The chemical compositions present in the plant body, starting with the leaves, stem, and fruits, are better-understood thanks to macroscopic and microscopic investigations on L. cubeba. The L. cubeba contains a variety of pharmacologically potent substances. The phytochemical screening of secondary metabolites in different solvent extracts has revealed the presence of phenols, flavonoids, alkaloids, cardiac glycosides, tannins, saponins, and anthocyanins [5]. The major components found in the essential oils extracted from stems, leaves, and flowers were monoterpenes such as Citral (neral), b-phellandrene, geranial, (8z)- Heptadecene and b-terpinene [6-9]. These compounds are attributed to the various pharmacological activities and sweet- lemon fragrance of the flowers [10]. A natural alkaloid, litebamine, obtained from L. cubeba has been studied by many researchers as it possesses acetylcholinesterases activity, anti-thrombotic activity, and prevents cardiovascular diseases [11-14].

 

Pharmacology of Litsea cubeba

All parts of the plant yield essential oil, but fruit essential oil is important and has been extensively used to prepare geranial nitriles, ionone, Citral, and vitamins E, K, A [15, 16]. Raw fruits are used as carminative by the traditional healers of Sikkim [17]. In aquaculture industries, the use of L. cubeba essential oil can reduce the adverse effects of antibiotics, which are extensively used against pathogenic bacteria [18]. Chiou et al. (1998) demonstrated anti-acetylcholinesterase activity using Litebamine N-homologues [14]. Among them, N-metho salt of N-propylnorlitebamine showed the highest activity with IC50 2.70µM. L. cubeba fruit essential oil possesses neuropharmacological activity and has shown its effect on the central system in mice [8]. Ho et al. (2010) reported the cytotoxic activity of fruit essential oil against human lung, liver, and oral cancers [19]. The vapor of L. cubeba fruit oil has a deleterious effect on Akt phosphorylation, which in turn induces apoptotic death and prevents cell proliferation of NSCLC [20]. Previous pharmacological investigations have revealed that this plant has the following properties:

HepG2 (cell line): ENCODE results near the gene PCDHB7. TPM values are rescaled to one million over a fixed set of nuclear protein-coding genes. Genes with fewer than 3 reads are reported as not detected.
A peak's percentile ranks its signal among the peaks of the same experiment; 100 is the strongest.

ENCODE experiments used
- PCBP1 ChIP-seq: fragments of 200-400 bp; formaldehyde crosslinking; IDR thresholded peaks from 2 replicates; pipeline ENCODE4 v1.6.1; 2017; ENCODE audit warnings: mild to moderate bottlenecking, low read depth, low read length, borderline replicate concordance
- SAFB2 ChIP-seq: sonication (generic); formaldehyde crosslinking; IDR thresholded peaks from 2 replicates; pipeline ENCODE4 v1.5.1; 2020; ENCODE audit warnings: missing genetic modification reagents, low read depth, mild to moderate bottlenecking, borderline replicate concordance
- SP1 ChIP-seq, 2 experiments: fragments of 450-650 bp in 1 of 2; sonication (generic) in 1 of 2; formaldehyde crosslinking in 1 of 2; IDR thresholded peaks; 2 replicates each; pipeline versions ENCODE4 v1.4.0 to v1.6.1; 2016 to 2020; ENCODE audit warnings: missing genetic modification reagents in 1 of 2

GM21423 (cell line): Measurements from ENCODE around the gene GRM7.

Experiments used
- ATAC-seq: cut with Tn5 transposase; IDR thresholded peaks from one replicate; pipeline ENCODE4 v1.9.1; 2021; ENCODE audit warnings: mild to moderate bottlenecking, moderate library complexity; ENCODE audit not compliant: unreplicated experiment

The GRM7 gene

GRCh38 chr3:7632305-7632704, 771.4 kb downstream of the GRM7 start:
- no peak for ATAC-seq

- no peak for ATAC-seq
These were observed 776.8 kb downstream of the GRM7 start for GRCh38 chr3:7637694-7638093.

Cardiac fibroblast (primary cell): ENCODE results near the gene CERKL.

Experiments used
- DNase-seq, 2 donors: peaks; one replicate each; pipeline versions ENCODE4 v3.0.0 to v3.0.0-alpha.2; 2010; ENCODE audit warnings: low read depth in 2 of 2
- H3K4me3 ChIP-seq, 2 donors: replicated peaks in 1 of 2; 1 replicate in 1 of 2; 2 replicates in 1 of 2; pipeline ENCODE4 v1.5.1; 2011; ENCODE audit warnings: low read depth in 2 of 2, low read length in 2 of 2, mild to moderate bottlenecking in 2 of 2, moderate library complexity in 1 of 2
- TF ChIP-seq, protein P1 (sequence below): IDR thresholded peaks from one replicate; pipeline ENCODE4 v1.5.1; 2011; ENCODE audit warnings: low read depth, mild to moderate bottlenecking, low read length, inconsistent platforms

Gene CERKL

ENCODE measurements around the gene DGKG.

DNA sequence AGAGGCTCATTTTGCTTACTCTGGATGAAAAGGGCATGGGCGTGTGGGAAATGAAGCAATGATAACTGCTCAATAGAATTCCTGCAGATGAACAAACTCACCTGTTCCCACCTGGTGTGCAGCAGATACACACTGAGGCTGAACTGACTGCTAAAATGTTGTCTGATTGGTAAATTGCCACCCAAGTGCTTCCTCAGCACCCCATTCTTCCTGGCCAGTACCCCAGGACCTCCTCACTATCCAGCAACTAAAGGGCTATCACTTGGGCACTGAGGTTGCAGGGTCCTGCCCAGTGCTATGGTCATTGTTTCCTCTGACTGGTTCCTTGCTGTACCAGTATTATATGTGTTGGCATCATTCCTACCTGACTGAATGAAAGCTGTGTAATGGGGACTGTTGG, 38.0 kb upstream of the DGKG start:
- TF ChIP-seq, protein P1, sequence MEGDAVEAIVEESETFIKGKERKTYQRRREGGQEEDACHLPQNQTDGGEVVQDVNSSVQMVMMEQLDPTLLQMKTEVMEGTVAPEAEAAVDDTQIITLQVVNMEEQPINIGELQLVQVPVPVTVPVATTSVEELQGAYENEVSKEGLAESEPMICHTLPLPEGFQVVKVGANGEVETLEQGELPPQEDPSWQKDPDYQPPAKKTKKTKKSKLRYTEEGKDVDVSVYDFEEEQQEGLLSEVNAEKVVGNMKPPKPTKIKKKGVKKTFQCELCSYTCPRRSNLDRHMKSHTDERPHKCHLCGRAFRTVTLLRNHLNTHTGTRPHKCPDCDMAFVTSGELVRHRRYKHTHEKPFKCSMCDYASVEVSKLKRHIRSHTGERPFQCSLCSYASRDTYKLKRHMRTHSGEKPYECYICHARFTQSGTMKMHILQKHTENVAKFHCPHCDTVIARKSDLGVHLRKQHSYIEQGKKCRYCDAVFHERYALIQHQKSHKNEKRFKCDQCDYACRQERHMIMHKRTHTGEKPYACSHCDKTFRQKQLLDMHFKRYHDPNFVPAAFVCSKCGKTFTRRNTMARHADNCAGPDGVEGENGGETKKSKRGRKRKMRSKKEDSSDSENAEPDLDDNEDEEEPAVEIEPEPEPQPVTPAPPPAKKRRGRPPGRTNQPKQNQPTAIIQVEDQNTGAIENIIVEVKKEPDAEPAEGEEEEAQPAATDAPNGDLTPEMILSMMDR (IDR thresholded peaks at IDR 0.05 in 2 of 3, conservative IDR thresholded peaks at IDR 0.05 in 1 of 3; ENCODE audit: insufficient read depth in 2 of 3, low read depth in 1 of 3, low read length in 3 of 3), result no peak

Hypoglycaemic activity

Litsea cubeba fruits have been used by natives of Sikkim and Darjeeling Himalayas for the treatment of diabetes [5, 21]. The plant is known as siltimut, and one raw fruit is to be taken two times daily for 4-6 weeks to treat diabetes. According to Chakraborty et al. [5], the methanolic extracts of L. cubeba fruits exhibited the highest antidiabetic potential with IC50 values of 514.9µg/mL and 1435.7µg/mL in α-amylase and α-glucosidase inhibition assay respectively. The presence of active secondary metabolites such as phenols and flavonoids may contribute to the hypoglycaemic activity of the plant, as well as the digestive enzymes (alpha-amylase and alpha-glucosidase), which are responsible for increasing the blood sugar inhibited.

 

Vaso relaxing effect

Laurotenanine, an alkaloid isolated from L. cubeba, depicted vasorelaxation of the Rat thoracic aorta [22]. 3-50µM lauratenanine inhibited the contraction of aortic rings induced by high potassium (60µM) and cumulative concentration of calcium (0.3-3mM) with an IC50 value of 19.8± 3.6µM (N=6) in a 1mM ca2 + medium. Litebamine, another alkaloid from the wood of L. cubeba, exhibited specifically in collagen by inhibiting art aortic SMSs (RASMCs) and A10 thoracic SmCs adhesion to collagen [11]. Litebamine also inhibited platelet-derived growth factor (PDGF)-induced RASMC migration, suggesting its usage in preventing cardiovascular diseases.